REU Science Communication Workshop Planning & Implementation Guide

NISE Network product

The REU Science Communication Workshop is designed to enhance the science communication skills of undergraduate students participating in research programs like NSF's Research Experience for Undergraduates. This Guide provides program directors with step-by-step planning and implementation advice, hand-outs, media and print materials, evaluation tools, and sample workshop leader speaking scripts. Users are invited to contact the providers hub at to join the network of university providers and to access customizable online evaluation and reporting tools. AN UPDATED VERSION OF THE GUIDE AND MATERIALS WILL BE POSTED SOON. IN THE MEANTIME, PLEASE CONTACT NANO@MOS.ORG FOR THE UPDATE.



Big Idea: 
The Research Experience for Undergraduates Science Communication Workshop (REU-SCW) is designed to: encourage students to explore the broader context of their research; guide them in developing professional science communication skills; enhance their confidence in pursuing careers in science and in speaking about science in a variety of settings.
NISE Net Content Map: 
  • Nanometer-sized things are very small, and often behave differently than larger things do.
  • Scientists and engineers have formed the interdisciplinary field of nanotechnology by investigating properties and manipulating matter at the nanoscale.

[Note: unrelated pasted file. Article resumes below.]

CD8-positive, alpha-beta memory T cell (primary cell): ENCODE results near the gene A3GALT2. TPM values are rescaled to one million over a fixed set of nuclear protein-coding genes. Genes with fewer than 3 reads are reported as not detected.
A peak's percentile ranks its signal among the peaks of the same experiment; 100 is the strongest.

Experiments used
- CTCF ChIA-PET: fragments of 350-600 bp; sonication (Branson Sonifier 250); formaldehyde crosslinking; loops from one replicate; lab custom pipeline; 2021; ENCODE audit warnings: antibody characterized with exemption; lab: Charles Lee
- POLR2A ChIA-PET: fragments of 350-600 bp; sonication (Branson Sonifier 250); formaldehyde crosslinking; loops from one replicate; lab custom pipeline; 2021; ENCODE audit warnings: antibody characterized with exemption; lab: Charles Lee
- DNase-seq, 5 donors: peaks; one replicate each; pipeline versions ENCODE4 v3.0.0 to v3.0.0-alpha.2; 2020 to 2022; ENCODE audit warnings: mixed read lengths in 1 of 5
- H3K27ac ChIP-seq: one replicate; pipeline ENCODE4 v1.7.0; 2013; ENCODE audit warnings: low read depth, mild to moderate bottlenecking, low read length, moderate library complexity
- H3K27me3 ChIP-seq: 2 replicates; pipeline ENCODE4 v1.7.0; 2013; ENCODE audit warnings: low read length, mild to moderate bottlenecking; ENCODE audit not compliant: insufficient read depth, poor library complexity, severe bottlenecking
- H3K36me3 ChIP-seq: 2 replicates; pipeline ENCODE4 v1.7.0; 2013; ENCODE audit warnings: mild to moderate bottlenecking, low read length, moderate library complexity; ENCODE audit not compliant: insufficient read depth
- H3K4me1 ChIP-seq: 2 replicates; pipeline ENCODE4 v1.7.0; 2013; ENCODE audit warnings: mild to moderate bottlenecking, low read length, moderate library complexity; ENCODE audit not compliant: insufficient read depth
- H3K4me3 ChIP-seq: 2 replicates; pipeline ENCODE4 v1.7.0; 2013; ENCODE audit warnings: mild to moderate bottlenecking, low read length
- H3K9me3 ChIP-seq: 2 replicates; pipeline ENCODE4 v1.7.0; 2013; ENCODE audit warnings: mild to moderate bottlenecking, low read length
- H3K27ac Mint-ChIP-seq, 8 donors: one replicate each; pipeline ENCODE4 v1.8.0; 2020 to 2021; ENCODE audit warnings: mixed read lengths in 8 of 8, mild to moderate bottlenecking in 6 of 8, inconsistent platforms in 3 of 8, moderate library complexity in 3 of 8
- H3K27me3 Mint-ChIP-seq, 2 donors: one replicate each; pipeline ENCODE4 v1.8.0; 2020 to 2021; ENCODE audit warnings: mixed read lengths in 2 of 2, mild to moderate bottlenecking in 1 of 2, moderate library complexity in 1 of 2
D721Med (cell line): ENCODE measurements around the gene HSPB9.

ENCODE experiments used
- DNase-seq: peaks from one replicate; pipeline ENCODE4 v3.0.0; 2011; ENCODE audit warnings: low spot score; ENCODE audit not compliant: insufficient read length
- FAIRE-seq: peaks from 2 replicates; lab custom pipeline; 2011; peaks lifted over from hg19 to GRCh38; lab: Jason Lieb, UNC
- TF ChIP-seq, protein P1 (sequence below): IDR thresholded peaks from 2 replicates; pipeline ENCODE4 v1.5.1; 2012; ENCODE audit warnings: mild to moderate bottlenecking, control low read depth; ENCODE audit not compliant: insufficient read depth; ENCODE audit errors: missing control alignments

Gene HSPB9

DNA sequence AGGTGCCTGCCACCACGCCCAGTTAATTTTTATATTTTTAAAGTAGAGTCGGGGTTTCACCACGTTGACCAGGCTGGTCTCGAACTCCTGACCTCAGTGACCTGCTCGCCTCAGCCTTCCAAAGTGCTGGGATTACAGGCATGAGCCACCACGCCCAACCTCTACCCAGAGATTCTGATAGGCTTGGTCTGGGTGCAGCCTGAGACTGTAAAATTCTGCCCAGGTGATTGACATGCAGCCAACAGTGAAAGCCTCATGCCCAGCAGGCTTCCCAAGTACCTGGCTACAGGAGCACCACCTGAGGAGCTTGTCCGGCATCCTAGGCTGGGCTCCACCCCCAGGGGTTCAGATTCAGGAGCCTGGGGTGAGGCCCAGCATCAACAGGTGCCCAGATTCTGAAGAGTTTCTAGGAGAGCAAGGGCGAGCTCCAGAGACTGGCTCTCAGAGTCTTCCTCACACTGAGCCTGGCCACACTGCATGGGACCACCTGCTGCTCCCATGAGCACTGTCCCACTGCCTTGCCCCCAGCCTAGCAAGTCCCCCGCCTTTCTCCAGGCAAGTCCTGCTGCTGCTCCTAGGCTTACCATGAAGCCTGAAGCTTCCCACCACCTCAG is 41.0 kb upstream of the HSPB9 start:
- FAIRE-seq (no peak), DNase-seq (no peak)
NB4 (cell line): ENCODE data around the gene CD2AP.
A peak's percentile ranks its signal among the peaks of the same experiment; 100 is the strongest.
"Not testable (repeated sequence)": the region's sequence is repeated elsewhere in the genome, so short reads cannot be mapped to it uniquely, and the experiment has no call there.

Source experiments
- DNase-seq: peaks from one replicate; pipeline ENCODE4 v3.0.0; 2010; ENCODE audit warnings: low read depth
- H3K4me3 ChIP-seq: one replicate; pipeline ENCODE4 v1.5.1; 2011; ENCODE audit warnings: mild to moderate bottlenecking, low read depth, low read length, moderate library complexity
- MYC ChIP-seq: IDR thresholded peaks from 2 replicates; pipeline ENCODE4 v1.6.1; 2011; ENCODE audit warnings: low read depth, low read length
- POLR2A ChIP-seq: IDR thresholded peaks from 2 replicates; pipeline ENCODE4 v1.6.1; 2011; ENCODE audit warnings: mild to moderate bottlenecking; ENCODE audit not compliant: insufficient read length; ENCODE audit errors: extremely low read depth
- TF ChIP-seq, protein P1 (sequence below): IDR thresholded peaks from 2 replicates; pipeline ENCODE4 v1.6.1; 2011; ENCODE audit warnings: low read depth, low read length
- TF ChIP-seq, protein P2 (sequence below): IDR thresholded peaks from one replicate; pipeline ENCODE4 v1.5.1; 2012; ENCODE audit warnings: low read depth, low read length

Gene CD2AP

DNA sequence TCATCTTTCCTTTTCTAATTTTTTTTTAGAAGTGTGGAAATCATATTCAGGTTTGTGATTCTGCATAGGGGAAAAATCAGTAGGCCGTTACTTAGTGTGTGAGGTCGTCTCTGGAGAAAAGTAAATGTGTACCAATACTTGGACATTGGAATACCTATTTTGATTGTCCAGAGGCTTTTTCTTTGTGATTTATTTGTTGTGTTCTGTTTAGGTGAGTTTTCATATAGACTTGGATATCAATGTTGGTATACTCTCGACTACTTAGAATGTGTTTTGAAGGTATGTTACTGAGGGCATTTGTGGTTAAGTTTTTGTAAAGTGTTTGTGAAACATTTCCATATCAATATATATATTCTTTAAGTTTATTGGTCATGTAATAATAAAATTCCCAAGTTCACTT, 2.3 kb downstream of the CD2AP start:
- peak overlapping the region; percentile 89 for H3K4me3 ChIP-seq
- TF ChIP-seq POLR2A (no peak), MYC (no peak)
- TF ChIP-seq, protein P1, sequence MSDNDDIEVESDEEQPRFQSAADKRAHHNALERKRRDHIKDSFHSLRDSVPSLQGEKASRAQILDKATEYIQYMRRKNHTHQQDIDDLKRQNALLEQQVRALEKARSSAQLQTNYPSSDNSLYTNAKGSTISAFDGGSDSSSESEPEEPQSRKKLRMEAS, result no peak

• Nanoscience, nanotechnology, and nanoengineering lead to new knowledge and innovations that weren't possible before.
  • Nanotechnologies—and their costs, utility, risks, and benefits—are closely interconnected with society and with our values.


Development of the Guide and initial dissemination efforts for the NISE Network with funding from the National Science Foundation under Award Numbers 0532536 and 0940143. Development of the Workshop with support from NSF Center for High-rate Nanomanufacturing (NSF EEC-08327785 & EEC-0425826) and the Mass Tech Collaborative; and the NSF Nanoscale Science and Engineering Center headquartered at Harvard (NSF PHY06-46094). Any opinions, findings, and conclusions or recommendations expressed in this product are those of the authors and do not necessarily reflect the views of the Foundation.
Owning institution: 
Museum of Science, Boston

Creative Commons license image Creative Commons Attribution Non-Commercial Share Alike

Development Process: 

NISE Network products are developed through an iterative collaborative process that includes scientific review, peer review, and visitor evaluation in accordance with an inclusive audiences approach. Products are designed to be easily edited and adapted for different audiences under a Creative Commons Attribution Non-Commercial Share Alike license. To learn more, visit our Development Process page.